Vaccines that prevent cervical cancer! YAY!
Imagine if there was a vaccine that could prevent cancer. Everyone would want it, right?
Surprisingly, no. There IS a vaccine to prevent cervical cancer, which affects about 12,000 women every year, according to the CDC. Unlike most cancers, cervical cancer is caused by a sexually transmitted virus, Human Papillomavirus, also known as HPV. The virus can cause abnormal cell growth in the cervix, which can turn cancerous. The vaccine, approved in 2006, works against many common strains of HPV.
The vaccine is recommended for girls ages 11-12, and also provided to women up through their early twenties. The goal is to protect girls long before they are ever sexually active, so that they never contract HPV in the first place. As of 2011, the vaccine is also recommended for adolescent boys.
HPV is so common that more than half of all sexually active men and women in the United States will be infected with HPV at some point in their lives. According to a CDC factsheet on the HPV vaccine, “about 20 million Americans are currently affected, and 6 million more are infected every year.” In most people, HPV infections never lead to symptoms, but it can cause development of cancer of the cervix, and, more rarely, cancer of the vagina and anus, as well as genital warts. Men can also develop cancer from HPV. The virus is transmitted through skin to skin contact, so condoms are not nearly as effective at preventing the spread of this disease, as they are for many other STDs.
Your recent decision to cut off funding for women’s health care puts young and low income women and their families across your vast state in danger. I know that you claim that you are trying to prevent taxpayers from financing abortions, which is a controversial procedure, but cutting off funding for clinics that provide gynecological services and birth control is not the solution. You may not have heard this before, but birth control prevents unwanted pregnancies, which prevents abortions.
I know what you are thinking, Texas, you want to tell me that actually, women not having sex is cheaper and more effective at preventing unwanted pregnancies. Which would be true, except that you can’t make people stop having sex. No matter how many times you tell them that it’s bad. It doesn’t even work on impressionable teenagers. To convince you, I built you a map:
The newest nuclear power plant in the United States is 16 years old, in Tennessee. The oldest operating nuclear power plant is 43 years old, still producing power in Oyster Creek, New Jersey. Currently, 104 nuclear reactors are running in the U.S., running in 31 states and producing 19.6% of our electricity. (Data from the Nuclear Energy Institute)
I’ve been looking for a data-set to play with while teaching myself to learn to use Tableau, an awesome data vis program, so I decided to use the federal government’s data on all of the Nuclear Power plants in the US, including those under construction, shut down, or still in the planning phase. To start, check out the map above that I made to show all of the locations of of reactors in the US. They are color coded by status, so the green dots show currently operating plants. The dots are also scaled by size; smaller dots represent plants producing less power.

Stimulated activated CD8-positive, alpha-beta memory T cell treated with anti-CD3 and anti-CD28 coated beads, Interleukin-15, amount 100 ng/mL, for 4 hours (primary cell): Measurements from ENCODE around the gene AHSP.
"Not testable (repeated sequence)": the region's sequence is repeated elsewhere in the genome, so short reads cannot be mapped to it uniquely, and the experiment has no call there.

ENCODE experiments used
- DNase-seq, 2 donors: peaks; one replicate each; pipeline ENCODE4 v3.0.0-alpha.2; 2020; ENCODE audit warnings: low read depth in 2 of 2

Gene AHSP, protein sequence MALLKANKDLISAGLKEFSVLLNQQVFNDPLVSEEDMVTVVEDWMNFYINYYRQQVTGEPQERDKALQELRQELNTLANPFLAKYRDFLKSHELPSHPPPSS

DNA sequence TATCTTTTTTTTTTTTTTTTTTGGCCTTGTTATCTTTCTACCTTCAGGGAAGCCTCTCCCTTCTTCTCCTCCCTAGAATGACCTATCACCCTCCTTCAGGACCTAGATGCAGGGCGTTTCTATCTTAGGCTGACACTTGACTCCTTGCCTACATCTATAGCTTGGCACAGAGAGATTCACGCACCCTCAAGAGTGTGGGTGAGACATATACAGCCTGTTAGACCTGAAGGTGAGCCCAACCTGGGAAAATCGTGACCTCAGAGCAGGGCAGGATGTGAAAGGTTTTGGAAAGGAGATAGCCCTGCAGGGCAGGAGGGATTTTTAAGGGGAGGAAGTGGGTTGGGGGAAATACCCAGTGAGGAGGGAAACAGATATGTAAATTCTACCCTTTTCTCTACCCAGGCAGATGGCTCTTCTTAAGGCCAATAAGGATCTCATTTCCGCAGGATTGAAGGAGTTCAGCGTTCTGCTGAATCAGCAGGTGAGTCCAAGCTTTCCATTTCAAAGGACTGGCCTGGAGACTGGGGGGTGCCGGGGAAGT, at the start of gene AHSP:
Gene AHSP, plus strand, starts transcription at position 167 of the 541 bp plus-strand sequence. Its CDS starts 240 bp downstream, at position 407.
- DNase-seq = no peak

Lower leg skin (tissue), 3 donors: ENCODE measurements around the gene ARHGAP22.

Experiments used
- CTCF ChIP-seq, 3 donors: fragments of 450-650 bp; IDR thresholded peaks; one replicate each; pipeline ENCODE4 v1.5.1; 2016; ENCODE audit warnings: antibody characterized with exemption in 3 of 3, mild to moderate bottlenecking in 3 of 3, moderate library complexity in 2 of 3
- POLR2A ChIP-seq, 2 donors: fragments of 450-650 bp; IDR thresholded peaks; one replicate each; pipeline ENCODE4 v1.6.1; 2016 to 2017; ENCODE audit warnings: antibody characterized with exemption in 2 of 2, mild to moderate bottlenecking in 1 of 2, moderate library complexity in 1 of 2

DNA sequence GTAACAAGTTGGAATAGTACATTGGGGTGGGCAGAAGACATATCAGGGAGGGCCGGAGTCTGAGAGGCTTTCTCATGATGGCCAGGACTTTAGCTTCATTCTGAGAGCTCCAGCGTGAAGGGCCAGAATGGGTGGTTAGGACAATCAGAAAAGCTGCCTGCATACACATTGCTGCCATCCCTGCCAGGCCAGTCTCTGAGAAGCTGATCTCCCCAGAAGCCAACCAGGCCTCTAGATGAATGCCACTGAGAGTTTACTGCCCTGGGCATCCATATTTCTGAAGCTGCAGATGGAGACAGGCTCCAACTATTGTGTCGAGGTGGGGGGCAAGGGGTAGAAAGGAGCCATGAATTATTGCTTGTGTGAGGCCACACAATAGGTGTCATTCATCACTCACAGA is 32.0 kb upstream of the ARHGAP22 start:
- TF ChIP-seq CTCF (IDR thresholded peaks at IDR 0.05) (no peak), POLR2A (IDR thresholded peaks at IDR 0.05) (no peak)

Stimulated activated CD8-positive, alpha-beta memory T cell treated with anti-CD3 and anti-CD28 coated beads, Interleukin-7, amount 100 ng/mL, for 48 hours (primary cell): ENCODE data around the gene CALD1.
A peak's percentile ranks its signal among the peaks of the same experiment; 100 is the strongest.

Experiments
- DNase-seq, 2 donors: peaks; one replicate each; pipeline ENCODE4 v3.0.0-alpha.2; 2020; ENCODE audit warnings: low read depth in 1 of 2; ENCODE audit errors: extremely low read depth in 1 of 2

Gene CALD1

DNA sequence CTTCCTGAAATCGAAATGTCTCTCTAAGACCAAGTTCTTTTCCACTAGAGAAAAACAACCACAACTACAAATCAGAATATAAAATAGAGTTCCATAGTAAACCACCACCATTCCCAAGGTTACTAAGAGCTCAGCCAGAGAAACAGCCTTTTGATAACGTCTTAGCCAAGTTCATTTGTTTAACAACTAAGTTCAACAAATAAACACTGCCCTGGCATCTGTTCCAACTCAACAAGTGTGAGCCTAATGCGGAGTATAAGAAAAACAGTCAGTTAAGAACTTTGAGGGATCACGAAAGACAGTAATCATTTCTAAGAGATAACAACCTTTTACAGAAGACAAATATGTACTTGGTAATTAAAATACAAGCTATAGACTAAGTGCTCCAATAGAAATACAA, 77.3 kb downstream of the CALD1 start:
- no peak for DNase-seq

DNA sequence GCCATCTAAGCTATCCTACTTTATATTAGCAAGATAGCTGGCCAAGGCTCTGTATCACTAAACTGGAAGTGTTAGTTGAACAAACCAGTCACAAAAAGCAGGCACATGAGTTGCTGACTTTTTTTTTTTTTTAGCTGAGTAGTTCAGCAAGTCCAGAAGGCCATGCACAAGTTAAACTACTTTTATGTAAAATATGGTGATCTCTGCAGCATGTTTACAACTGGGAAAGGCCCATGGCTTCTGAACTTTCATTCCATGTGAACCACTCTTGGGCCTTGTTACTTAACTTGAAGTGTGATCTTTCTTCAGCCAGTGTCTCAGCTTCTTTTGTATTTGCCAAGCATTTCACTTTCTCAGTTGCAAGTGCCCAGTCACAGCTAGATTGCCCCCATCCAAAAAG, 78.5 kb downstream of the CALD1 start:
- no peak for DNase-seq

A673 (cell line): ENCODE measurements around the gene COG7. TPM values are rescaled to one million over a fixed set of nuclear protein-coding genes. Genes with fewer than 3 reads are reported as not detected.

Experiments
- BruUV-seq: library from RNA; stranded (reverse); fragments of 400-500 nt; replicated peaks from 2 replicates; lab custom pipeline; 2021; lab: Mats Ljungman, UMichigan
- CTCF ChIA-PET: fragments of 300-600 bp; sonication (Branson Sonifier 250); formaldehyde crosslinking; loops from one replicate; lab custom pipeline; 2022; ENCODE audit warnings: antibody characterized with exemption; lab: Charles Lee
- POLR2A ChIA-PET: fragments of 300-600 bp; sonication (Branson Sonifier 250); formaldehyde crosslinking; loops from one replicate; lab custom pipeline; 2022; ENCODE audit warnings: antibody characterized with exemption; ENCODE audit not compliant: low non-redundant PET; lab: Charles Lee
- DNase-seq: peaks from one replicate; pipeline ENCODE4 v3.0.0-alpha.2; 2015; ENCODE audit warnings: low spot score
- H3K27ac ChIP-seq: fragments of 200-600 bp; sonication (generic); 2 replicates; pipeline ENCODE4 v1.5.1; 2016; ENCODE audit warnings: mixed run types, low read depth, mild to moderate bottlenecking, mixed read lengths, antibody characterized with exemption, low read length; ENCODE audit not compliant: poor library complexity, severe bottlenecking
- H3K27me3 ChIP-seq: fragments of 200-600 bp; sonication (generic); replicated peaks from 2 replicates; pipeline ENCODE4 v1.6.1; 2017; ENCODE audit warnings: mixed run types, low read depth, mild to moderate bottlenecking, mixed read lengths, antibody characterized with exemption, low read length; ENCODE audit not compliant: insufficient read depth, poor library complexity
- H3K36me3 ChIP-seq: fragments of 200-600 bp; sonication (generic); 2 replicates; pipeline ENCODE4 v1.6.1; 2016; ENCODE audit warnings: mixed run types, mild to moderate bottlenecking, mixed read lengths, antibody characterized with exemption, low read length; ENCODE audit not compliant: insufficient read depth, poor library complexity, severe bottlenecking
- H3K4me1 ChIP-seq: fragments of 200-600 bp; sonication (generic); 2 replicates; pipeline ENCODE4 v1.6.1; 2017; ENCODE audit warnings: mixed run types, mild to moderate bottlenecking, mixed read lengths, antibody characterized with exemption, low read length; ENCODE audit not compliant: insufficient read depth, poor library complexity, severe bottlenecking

I discovered Google’s ngrams last week through my data vis class. Basically, the Google Books project digitized millions of books and scanned all of the words, amassing a giant database of billions of the words published in the past 200 years. What’s really cool is that Google has built an online viewing tool that you can use to graph the frequency of any word that you are interested in, over any time period in the last 200 years. The results look like this:
(First post in my Data Visualization Diary series, where I explore a data set, try to find the interesting stories that the data contains, and practice techniques for using images to communicate the stories that the data has to tell. Through these experiments, I hope to learn what visuals work well, and which fail to communicate in an interesting, efficient, and understandable way. Comments and suggestions welcome)
Today, I picked a data set that journalists everywhere might find interesting. The 6 month data on magazine subscription and single issue sales were released by the Audit Bureau of Circulations. Only the data for the top 25 magazines in each sales category, circulation and single issue, were released online. You can see the data I started with on their website, here.
So, the first thing I noticed, looking at the data, is that subscription sales are much higher than single issue sales. Also, for the most part, different magazines made the top 25 in each category. Only 7 magazines made the top 25 in both categories: